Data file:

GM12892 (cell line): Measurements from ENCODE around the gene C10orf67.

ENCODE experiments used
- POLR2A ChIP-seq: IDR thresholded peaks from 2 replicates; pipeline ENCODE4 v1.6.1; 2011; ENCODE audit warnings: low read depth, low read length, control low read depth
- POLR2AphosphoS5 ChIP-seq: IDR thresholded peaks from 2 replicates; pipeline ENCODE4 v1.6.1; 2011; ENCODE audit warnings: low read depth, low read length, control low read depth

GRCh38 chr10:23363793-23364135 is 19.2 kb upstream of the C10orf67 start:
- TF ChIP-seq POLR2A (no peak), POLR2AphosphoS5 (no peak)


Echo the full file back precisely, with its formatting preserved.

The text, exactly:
GM12892 (cell line): Measurements from ENCODE around the gene C10orf67.

ENCODE experiments used
- POLR2A ChIP-seq: IDR thresholded peaks from 2 replicates; pipeline ENCODE4 v1.6.1; 2011; ENCODE audit warnings: low read depth, low read length, control low read depth
- POLR2AphosphoS5 ChIP-seq: IDR thresholded peaks from 2 replicates; pipeline ENCODE4 v1.6.1; 2011; ENCODE audit warnings: low read depth, low read length, control low read depth

GRCh38 chr10:23363793-23364135 is 19.2 kb upstream of the C10orf67 start:
- TF ChIP-seq POLR2A (no peak), POLR2AphosphoS5 (no peak)